One of the early scholars used to say that nothing is more dangerous in journey of iman as the rights of others over us. We do not live in a vacuum, but in an organic society, where each one of us has mutual rights and obligations towards one another. It is not enough for us to perform the salat and hajj, but disregard the social contract by which we are all governed. Observing the rights of others over us forms part of our journey of iman.
Our actions impact those around us, hence all Muslims and non-Muslims have basic rights over us. Even animals and the environment have certain rights over us. Every relationship that we forge – marriage, friendship, parenthood, comes with it certain codes of conduct which we must observe.
This article examines the basic rights briefly and is by no means comprehensive. However, the fundamental underlying principle is simple – if we want to have peace with Allah, we must achieve peace with the people and things around us. Nothing in this world is better than getting away from oppressing others, and to instead treat everyone with justice and kindness. This is one of the core messages of Islam, and it is quite a common sense approach to life when you think about it.
The Basic Rights
Muslims as a whole have general rights over each other. These create mutual obligations, and when we look at them, they are not at all difficult to implement, but have far reaching effects of increasing the bond of brotherhood.
As a starting point, Abu Hurairah RA reported Allah’s Messenger SAW as saying: Six are the rights of a Muslim over another Muslim. It was said to him: ‘Allah’s Messenger, what are these?’ Thereupon he said:
When you meet him, offer him greetings;
when he invites you to a feast accept it,
when he seeks your counsel, give him,
and when he sneezes and says:” All praise is due to Allah,” you say yarhamuk Allah (may Allah show mercy to you);
and when he falls ill visit him;
and when he dies follow his bier.’
Aren’t these astonishingly simple to follow?
The above rights are self explanatory and to be taken quite literally. The common thread is that we are supposed to treat other Muslims with love, compassion and caring. We are supposed to foster close ties with them. We are supposed to be there in their times of need and distress. We are supposed to be their support when they are weak. We are supposed to be their beacon when they are lost. We are supposed to accompany them on their final journey on earth, back to the earth.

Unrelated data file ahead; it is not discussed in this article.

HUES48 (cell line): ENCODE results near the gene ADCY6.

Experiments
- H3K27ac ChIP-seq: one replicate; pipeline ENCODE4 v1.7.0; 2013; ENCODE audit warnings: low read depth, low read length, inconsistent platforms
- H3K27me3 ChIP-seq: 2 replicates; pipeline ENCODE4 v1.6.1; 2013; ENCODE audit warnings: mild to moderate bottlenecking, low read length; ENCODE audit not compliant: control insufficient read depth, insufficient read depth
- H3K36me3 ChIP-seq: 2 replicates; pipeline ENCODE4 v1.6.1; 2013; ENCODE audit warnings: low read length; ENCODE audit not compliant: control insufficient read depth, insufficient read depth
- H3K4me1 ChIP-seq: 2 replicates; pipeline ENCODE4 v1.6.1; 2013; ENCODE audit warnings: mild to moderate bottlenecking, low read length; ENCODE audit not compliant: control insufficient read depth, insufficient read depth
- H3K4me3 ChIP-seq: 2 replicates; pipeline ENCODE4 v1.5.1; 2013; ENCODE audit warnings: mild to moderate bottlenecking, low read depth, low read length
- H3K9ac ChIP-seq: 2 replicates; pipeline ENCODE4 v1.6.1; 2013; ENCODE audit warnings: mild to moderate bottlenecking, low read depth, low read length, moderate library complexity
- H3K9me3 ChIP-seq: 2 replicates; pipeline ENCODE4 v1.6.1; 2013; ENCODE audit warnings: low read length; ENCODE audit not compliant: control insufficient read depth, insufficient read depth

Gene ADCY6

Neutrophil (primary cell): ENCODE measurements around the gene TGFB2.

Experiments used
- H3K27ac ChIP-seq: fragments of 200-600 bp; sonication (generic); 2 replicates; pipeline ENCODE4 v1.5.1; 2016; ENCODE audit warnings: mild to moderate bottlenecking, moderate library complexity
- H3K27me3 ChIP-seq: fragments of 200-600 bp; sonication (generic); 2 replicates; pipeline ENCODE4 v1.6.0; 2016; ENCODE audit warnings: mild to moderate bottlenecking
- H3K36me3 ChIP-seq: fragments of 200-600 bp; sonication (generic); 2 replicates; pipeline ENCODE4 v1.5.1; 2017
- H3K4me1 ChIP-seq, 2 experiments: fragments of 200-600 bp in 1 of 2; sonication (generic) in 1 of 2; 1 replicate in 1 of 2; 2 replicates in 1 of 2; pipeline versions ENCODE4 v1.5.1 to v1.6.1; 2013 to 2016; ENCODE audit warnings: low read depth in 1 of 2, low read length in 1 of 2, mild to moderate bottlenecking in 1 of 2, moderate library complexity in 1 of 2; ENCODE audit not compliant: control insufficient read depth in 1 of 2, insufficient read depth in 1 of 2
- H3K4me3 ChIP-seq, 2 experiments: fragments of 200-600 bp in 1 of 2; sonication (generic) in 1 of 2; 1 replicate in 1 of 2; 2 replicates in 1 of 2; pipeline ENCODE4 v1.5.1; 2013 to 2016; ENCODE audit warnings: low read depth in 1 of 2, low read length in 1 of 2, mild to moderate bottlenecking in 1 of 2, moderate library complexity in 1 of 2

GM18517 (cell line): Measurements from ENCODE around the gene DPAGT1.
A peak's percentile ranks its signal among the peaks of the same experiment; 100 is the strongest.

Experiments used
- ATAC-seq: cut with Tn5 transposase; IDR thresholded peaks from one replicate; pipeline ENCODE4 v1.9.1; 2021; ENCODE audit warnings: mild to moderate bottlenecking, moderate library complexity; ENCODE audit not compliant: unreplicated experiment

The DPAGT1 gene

Where are we today? Many of us have neglected basic etiquette. When we bump into another Muslim, even in the masjid, we ignore his rights to the greeting. If we have difficulty even to offer basic salutations, what more the rest? Our ties with each other are crumbling, and even family outings are disunited – many are more interested in communicating through their tablets and smartphones rather than with each other. We have succumbed to social conventions which have departed from Muslim values. We are in danger of becoming unfeeling and uncaring in our dealings.
The unity of our Islamic brotherhood is unravelling fast.
Loving for our Brothers what we Love for Ourselves
Anas RA relates that the Prophet SAW said: “None of you truly believes until he loves for his brother what he loves for himself.” [Bukhari and Muslim]
This hadith is brief, but it runs deep to the core of basic humanity. One’s belief is deficient unless he wishes the same for his Muslim brother as he does for himself. The practice of this hadith negates base emotions such as envy and selfishness, and encourages compassion, empathy and mercy to others and to strive for the betterment of the Islamic brotherhood as a whole. The hadith, by implication, also means that we should hate evil and misfortune befalling our Muslim brothers the same way that we should hate it falling on ourselves.
Sadly, many of us are heading the opposite direction. We relish on the misfortunes of our Muslim rivals, and are indifferent to those in need. We turn turn a blind eye to the atrocities committed on our brothers and sisters in Islam. Instead, majority of us give priority to our daily routines – the antics of our children, what’s for dinner and where we are in our latest pastimes. We may be busy, or financially and physically limited from helping, but at the very least, how about sparing a few minutes of our schedules to make du’a for the plight of our brothers and sisters? We should remind ourselves that with just one simple twist of fate, it could have been us in the shoes of those whose suffering we overlook.